//the setup function runs once when you press reset or power the board
void setup() {
  // initialize digital pin 13 as an output.
  pinMode(13, OUTPUT);
}

// the loop function runs over and over again forever
void loop() {
  digitalWrite(13, HIGH); // turn the LED on (HIGH is the voltage level)
  delay(10000); // wait for ten seconds
  digitalWrite(13, LOW); // turn the LED off by making the voltage LOW
  delay(10000); // wait for ten seconds
}

In this hypothetical example, we have connected an LED to the board, one end to a GND pin, and the other to the pin number 13. In the setup function we let the board know that it will be giving out power through that pin, setting its mode to OUTPUT, and in the loop function we tell it to send power, just by writing the value HIGH on it, then wait ten seconds (or 10000 milliseconds), and stop giving out power, again, just by writing the value LOW on the pin. One more delay of 10 seconds is instructed, because this function will start again from the beginning as soon as it ends, so without this delay, the LED would turn itself on instantly after it's been turned off.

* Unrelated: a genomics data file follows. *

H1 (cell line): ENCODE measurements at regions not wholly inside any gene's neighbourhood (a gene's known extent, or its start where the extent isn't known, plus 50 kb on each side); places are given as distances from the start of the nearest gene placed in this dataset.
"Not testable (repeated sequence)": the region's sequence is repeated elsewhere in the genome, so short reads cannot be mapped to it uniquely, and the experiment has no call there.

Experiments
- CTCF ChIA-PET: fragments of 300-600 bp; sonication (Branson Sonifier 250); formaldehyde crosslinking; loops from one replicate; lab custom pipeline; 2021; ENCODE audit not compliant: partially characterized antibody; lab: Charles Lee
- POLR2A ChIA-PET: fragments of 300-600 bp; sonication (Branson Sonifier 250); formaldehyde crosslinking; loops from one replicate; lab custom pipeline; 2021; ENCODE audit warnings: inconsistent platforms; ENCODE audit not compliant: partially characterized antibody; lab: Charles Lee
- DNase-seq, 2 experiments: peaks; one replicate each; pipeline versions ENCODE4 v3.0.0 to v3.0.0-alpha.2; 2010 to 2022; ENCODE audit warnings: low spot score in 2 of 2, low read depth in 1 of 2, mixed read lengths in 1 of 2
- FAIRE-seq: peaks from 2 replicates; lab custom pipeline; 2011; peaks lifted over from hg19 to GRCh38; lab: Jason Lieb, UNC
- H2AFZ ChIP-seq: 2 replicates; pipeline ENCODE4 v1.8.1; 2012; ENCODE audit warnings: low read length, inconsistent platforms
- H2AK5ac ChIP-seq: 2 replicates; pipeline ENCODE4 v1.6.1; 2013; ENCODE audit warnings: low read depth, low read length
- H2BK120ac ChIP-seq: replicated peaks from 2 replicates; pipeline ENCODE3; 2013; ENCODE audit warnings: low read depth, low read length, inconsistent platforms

And that's it, with just five lines of code you have a functional program that makes a light turn on and off. This is a very basic program, but clearly shows that when you get used to programming the Arduino boards, you can achieve many things.

Last but not least, if you feel ready to start coding, here's an official link that will be of great help to start getting to know the syntax, structures, and commands you can use to make your board do whatever you wish.